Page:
- Stop using low-quality outsourced content development resources. The use of outsourced bloggers or content farms that have little knowledge or expertise within your business category or sector is now going to hurt your SEO rankings. This is because rather than rankings based on keyword association and optimized wordsmithing, BERT now considers Expertise, Authority, and Trust (aka E-A-T … more about this in a minute) as its core qualifying ranking factors.
- Develop a resource list of Subject Matter Experts (SMEs). Formalize who your internal SME’s, or subject matter experts are, or will be in the future. Here’s why: SMEs are more likely to use relevant industry jargon and related synonyms and phrases in conversational language. BERT is able to pick up this level of contextual association as it relates to subject matter expertise and authority. The result, over time, will be higher and more favorable rankings.
- Use a conversational tone for your content. For example, write more in a style that matches how people actually speak as opposed to using formal or fancy wordsmithing. A good litmus test with regards to whether or not your content is conversational in tone is to use “Why?…” or “What?…” questions in the title or opening paragraph of your copy. For example, a good opening sentence on surveillance cameras might be, “What type of 4K camera do I need for a surveillance system?”
- Focus on quality versus quantity with regards to your content. For far too long, content marketers have been cranking out blase content constantly and at random using the premise that Google rewards brands for regular, consistent content updates in order to improve rankings. Content freshness does still matter, but now, content depth and quality matter more than publishing consistency and updates.
Will BERT Change My Search Rankings?
Hopefully, you have a better grasp now of the impact the BERT algorithm has on the current status and future of SEO, and your overall search rankings. The next question is obviously “Will BERT change the results I am seeing in search?”
There is not really a “yes” or “no” way to answer this question. The truthful response is “It Depends.”
If you’re using only keyword-based SEO, content farms and/or general topic writers for your content, the introduction of the BERT algorithm is a game-changer for you. And, a good sign of this being the case for your company will be a significant and sudden drop in your search rankings in the short term. (You are monitoring your search results ranking against your competitors, aren’t you?)
If your content marketing workflow and processes already centers around creating and distributing expertise-focused, authoritative content using Subject Matter Experts SMEs, it’s more than likely business as usual for you.
Chances are you are somewhere in between these two scenarios. The good news is, since you’ve gotten this far in my blog post, you now have a clearer picture of how to shift your strategy, even if it’s a slight shift, for a more successful approach to content marketing.
What Should I Do About SEO?
As I mentioned earlier, the answer to this question is, “It Depends.” No matter what stage your content development program is in, it’s likely there’s always room for improvement. Fortunately, Google has given us some guidance on how to proceed.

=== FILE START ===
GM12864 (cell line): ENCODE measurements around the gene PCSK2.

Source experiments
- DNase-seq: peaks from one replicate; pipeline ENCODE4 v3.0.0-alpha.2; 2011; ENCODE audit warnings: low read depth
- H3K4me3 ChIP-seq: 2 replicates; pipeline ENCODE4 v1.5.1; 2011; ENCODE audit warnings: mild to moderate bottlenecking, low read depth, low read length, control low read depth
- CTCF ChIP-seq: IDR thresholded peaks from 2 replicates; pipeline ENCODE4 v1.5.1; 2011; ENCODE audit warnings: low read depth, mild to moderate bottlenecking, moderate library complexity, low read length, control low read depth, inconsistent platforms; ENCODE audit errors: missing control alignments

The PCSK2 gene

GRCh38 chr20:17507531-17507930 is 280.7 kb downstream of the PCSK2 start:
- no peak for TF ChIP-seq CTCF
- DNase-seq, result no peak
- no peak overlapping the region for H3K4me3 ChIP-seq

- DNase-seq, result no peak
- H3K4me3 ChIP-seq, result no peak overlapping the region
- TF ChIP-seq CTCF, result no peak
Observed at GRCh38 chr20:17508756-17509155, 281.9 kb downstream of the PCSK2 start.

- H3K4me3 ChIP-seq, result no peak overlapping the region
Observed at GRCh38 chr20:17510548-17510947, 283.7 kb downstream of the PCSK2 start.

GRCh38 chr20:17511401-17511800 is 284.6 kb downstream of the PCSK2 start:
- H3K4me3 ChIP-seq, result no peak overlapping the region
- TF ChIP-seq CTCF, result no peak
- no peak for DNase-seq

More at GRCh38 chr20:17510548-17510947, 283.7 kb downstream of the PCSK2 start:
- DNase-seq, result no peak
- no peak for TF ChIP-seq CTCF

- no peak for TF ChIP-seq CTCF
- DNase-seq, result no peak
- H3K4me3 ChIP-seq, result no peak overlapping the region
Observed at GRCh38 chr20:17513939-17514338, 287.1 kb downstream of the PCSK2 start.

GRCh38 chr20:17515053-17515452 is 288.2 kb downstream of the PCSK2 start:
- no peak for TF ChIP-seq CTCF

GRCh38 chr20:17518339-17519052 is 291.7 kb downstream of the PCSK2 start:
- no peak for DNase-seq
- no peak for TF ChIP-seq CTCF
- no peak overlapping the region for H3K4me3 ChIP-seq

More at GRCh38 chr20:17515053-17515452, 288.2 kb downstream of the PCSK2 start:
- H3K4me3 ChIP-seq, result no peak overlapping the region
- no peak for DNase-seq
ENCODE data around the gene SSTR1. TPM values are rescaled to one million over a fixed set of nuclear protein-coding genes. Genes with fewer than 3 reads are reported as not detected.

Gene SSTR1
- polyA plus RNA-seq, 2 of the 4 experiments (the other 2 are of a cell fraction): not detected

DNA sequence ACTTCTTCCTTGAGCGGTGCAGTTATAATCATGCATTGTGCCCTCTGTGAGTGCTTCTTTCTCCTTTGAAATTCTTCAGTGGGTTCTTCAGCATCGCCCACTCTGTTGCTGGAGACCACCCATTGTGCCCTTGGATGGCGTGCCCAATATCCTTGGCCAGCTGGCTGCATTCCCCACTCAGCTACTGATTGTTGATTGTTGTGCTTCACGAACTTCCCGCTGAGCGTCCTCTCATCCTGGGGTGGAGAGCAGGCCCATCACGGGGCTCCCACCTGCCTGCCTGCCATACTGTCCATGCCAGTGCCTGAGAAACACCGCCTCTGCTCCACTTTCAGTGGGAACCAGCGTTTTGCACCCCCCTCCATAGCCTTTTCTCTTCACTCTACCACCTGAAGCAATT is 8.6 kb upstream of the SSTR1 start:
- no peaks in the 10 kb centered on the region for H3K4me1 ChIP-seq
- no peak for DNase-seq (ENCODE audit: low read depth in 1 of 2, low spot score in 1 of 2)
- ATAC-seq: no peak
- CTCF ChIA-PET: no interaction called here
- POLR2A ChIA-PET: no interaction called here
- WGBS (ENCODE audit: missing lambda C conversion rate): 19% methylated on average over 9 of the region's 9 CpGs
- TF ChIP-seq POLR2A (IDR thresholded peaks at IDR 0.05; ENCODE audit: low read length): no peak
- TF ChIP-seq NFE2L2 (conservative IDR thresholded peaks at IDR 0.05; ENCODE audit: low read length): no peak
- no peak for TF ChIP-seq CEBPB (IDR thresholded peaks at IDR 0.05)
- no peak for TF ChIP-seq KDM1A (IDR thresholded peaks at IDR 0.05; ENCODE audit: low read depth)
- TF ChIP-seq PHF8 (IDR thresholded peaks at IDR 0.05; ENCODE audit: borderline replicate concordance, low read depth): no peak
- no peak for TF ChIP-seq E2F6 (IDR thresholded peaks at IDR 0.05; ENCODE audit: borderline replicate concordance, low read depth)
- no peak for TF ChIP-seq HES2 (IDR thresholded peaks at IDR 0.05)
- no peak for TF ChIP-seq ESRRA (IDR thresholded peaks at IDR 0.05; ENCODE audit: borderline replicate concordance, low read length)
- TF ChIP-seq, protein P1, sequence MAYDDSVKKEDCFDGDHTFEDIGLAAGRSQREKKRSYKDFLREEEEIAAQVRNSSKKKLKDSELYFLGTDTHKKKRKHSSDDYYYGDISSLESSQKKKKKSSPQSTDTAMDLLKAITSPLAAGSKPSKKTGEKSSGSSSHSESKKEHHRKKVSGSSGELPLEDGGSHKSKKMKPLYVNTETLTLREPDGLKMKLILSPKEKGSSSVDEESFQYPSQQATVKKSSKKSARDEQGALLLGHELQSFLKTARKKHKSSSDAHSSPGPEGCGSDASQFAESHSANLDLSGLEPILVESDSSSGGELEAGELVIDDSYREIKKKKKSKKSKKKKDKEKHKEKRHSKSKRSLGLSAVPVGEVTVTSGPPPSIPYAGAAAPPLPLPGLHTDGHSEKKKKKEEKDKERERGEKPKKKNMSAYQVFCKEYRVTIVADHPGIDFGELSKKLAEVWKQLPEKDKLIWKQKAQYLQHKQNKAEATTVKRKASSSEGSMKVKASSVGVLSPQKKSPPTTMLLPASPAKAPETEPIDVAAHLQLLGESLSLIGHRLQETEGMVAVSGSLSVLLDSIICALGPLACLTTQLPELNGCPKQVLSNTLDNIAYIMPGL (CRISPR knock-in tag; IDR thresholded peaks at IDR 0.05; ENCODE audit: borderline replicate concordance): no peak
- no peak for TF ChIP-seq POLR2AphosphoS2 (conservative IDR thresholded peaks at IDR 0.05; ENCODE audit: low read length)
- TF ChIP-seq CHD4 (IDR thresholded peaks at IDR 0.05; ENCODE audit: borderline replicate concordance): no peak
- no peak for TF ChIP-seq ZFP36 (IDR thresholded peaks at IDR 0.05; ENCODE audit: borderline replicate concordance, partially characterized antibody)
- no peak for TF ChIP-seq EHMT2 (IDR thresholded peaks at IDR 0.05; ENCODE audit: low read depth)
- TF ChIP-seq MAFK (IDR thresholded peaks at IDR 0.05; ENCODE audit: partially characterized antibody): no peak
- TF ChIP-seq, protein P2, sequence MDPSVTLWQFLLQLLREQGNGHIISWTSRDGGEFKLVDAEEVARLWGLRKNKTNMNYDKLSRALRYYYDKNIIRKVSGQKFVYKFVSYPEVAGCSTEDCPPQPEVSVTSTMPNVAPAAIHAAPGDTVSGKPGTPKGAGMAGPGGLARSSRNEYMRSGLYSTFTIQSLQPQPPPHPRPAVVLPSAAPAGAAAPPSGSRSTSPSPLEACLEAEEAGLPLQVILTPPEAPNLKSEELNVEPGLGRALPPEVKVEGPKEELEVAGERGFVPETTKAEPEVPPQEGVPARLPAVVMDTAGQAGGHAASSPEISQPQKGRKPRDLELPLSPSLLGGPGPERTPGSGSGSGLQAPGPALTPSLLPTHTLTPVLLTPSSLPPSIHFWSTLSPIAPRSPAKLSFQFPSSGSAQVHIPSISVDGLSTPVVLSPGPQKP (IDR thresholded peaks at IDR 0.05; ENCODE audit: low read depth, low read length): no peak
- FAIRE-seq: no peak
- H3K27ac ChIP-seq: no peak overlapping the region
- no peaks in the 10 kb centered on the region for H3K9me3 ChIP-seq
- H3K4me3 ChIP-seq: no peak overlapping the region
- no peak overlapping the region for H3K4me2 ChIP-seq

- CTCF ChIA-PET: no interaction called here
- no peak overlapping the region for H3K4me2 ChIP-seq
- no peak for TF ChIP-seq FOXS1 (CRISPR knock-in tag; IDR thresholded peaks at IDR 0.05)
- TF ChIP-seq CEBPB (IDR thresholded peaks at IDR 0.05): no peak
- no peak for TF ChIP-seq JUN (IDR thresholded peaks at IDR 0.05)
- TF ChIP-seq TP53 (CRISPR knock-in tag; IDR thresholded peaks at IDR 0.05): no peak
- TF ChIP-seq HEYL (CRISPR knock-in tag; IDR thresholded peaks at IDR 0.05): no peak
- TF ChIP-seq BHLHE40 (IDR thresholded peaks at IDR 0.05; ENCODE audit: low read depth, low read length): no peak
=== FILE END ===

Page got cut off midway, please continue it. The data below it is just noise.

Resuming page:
Let’s circle back to the E-A-T (Expertise, Authority, Trustworthiness) litmus test for content that I mentioned earlier in this post. E-A-T references the three strategic content pillars that Google deems to be important regarding the classification of qualified content on the web.
“E” stands for Expertise. If you’re not already using SMEs as cornerstones for your content development, you need to start doing this sooner than later. As an example, in a technology-based company, an SME could be a developer, programmer or product manager. “But these types of people in my company are not writers!” you might say. Or, “our developer doesn’t have time to write 2,000-word blog posts on the importance of proprietary code for systems engineering machines.”
Remember, the new standard for relevance in search is not how well wordsmithed your content is, but how authoritative and relevant it is with regards to the subject matter. And your SMEs are going to fit the bill for the baseline test of content as authoritative and expertise perfectly.
So instead of asking these people to write themselves, interview them and record the conversation. If they’re like most SMEs, they can easily generate a 2,000-word conversational-styled blog post in a 15-minute conversation with you. With this approach (a recorded conversation on the primary topic), you get the relevant industry jargon, nuances and contextual sentiments that will matter in this new era of search. Take that recording of the interview and transcribe it and use that for your blog post, press release, etc.
With just this one step, you’ve not only handled the expertise factor but by nature of interviewing a thought leader in your company and industry category, you’re also addressing the Authority, as well as the Trustworthy component of the E-A-T content strategy.
The bottom line? The BERT algorithm introduces a seismic shift in how you need to approach content creation. The goal in this new era of search is relatively simple, and actually not that much different than what it should have been all along with regards to your content marketing strategy.
That is to create and distribute authoritative, relevant, and educational content that addresses specific needs your audience has. Use digital tools and services to discover, from a broader perspective, what hot and relevant industry topics are. Based on this research, create and distribute conversational-styled content that addresses hot topics using your subject matter experts for their expertise, authority, and trustworthiness.
By applying the E-A-T approach to content marketing in the new era of the BERT algorithm, you’ll be well on your way to improved rankings in search, with increased traffic to your website, in less time than you might think.
Bill Threlkeld is president of Threlkeld Communications, Inc., a digital PR consultancy based in Santa Monica, California. Threlkeld Communications, Inc. specializes in Digital PR strategy and tactics, with a focus on integrated content campaigns. This approach to Digital PR is known as the Content Distribution Ecosystem, a unique content approach that synchronizes and integrates PR, Social Media, Blogs, Audio, Video, Email Marketing